I like thinking about poetry as a different way of thinking, though I've always thought of it as a different way of seeing. I write (usually) with a scientist's eyes, practicing the art of looking closely. I also write with the heart of a mathematician, because I love to puzzle through form and structure.

This week let's puzzle through the form Golden Shovel. This form was invented by Terrance Hayes. In writing a golden shovel, you must first borrow a favorite line or lines from a poem to create your own. The words in this line become the end words of your poem. If you choose a six word line, your poem with have 6 lines. If you choose a 12 word line, your poem will have 12 lines. You get the idea. Remember to credit the original poem/poet in the title or an epigram.

Here's an excerpt from Hayes' poem.

The Golden Shovel
by Terrance Hayes

     after Gwendolyn Brooks

I. 1981

When I am so small Da’s sock covers my arm, we
cruise at twilight until we find the place the real

men lean, bloodshot and translucent with cool.
His smile is a gold-plated incantation as we

drift by women on bar stools, with nothing left
in them but approachlessness. This is a school

     Read the poem in its entirety.


Hopefully you can see Brooks' poem (We Real Cool) in the end words of each line.

So, there's your challenge. I hope you'll join me this week in writing a golden shovel. Please share a link to your poem or the poem itself in the comments.

Tuesday, July 12, 2016

Monday Poetry Stretch - Englyn cyrch

If orange is the new black, then Tuesday is the new Monday! My apologies for failing to post yesterday. I got caught up in the end of summer school and grading.

The Englyn cyrch is a Welsh poetic form consisting of any number of quatrains. In each stanza, the lines are composed of seven syllables, with lines 1, 2, and 4 sharing an end rhyme. The end rhyme of line 3 rhymes with a middle syllable (3rd, 4th, or 5th) or line 4. Here's what the pattern looks like.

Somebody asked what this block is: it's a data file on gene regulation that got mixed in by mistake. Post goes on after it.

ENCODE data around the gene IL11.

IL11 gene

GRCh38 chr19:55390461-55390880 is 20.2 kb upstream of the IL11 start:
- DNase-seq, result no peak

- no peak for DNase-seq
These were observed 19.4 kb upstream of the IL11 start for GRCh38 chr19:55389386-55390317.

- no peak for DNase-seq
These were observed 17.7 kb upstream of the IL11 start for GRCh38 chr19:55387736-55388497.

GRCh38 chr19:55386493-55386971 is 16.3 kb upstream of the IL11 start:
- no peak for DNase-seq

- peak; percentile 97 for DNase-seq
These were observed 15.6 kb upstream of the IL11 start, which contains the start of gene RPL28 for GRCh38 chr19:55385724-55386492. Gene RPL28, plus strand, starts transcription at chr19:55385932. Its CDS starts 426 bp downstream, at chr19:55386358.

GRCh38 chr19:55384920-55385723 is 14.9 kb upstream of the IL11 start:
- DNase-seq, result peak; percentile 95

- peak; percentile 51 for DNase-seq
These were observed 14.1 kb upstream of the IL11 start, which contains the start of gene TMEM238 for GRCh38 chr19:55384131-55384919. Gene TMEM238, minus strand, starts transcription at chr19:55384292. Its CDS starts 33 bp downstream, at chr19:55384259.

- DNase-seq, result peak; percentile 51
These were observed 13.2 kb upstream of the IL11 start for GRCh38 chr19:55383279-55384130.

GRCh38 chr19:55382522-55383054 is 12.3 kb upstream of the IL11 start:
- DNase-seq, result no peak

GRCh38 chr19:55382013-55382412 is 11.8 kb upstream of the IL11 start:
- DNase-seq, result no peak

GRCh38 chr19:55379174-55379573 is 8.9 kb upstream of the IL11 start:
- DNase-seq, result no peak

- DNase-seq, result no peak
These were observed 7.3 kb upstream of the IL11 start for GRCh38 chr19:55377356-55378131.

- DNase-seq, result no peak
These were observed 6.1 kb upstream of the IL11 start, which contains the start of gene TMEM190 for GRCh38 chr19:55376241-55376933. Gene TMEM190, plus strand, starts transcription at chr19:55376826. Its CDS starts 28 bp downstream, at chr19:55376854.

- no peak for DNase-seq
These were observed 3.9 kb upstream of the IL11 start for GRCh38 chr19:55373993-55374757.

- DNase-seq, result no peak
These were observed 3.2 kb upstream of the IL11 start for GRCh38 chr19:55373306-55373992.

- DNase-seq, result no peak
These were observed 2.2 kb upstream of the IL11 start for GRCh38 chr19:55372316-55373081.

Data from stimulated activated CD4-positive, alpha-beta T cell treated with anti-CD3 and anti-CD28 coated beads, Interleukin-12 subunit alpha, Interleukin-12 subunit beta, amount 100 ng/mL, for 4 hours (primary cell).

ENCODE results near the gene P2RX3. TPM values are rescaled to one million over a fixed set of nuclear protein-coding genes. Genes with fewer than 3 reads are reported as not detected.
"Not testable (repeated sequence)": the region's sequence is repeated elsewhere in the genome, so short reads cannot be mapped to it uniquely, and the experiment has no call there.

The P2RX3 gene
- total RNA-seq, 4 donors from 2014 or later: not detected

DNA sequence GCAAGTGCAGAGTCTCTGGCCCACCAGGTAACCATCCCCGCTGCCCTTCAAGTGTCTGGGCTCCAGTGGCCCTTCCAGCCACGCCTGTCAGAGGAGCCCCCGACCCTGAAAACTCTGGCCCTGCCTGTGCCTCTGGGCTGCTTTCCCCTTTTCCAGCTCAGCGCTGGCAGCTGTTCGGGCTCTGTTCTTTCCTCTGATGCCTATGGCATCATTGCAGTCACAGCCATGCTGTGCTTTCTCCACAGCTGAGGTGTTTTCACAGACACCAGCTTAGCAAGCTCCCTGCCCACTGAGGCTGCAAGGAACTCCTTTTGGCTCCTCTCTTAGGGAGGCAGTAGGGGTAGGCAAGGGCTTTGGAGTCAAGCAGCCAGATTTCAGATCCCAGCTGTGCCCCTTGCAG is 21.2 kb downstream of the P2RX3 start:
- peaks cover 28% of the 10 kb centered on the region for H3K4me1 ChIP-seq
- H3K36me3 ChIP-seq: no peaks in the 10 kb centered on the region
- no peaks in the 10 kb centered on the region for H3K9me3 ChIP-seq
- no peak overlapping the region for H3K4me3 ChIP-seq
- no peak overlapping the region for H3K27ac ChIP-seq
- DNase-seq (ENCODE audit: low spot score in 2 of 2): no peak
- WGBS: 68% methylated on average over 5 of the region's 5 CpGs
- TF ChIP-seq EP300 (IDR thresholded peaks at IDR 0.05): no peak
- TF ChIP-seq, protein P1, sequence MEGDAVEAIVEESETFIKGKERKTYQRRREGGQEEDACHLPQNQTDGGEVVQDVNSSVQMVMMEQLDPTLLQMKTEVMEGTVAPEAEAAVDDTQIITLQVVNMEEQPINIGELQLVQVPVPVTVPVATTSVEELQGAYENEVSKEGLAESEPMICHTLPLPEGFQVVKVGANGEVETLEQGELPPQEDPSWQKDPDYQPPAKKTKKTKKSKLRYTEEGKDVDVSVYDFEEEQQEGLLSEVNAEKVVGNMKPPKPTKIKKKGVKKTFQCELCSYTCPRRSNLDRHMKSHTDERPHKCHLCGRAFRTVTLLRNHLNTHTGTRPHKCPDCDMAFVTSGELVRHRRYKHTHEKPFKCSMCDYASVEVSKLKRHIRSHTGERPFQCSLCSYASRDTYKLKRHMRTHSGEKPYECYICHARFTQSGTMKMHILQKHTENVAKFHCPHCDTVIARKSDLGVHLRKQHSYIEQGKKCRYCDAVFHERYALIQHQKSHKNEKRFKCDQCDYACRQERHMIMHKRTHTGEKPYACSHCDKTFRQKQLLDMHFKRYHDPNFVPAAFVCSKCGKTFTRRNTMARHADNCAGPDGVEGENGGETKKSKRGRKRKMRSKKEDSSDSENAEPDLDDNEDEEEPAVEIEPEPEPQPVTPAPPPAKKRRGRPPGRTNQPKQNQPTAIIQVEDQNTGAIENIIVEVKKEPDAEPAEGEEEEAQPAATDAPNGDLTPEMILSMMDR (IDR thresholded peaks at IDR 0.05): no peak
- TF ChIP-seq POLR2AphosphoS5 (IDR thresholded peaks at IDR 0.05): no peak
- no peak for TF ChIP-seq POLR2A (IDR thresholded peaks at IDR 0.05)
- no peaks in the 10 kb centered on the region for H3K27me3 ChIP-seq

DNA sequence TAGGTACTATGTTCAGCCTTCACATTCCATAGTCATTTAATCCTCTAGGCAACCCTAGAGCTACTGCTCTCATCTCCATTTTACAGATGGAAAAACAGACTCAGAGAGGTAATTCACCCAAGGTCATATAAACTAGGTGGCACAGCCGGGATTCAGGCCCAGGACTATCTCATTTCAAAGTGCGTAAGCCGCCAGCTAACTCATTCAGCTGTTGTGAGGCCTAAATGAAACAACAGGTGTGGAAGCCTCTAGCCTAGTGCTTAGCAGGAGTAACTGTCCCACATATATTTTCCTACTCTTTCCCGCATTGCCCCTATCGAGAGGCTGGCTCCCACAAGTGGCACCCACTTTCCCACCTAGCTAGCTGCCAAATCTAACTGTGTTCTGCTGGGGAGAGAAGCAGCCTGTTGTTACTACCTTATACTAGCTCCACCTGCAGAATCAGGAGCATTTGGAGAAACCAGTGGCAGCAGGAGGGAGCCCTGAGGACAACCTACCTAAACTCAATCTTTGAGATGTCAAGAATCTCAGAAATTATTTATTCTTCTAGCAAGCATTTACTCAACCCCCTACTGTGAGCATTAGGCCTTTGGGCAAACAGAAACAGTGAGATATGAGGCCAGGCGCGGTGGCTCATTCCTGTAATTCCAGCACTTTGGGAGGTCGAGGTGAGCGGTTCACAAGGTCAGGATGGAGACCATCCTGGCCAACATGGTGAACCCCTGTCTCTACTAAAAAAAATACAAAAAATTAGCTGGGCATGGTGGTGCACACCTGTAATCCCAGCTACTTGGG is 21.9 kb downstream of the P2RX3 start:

x x x x x x a
x x x x x x a
x x x x x x b
x x x b x x a

You can read more about Englyn at Wikipedia.

That's it. Easy-peasy, right? I hope you'll join me this week in writing an Englyn cyrch. Please share a link to your poem or the poem itself in the comments.

Monday, July 04, 2016

Monday Poetry Stretch - Diatelle

I've been searching a bit online for some "new" and different poetry forms. I discovered a site, The Writer's & Poetry Alliance Club, that not only explains traditional poetic forms, but includes numerous invented forms as well.

The diatelle is syllabic form with a rhyme scheme. It looks a bit like a double etheree, but it is different. Here are the guidelines.
syllable pattern: 1 / 2 / 3 / 4 / 6 / 8 / 10 / 12 / 10 / 8 / 6 / 4 / 3 / 2 / 1
rhyme scheme: a b b c b c c a c c b c b b a

That's it. Easy-peasy, right? I hope you'll join me this week in writing a diatelle. Please share a link to your poem or the poem itself in the comments.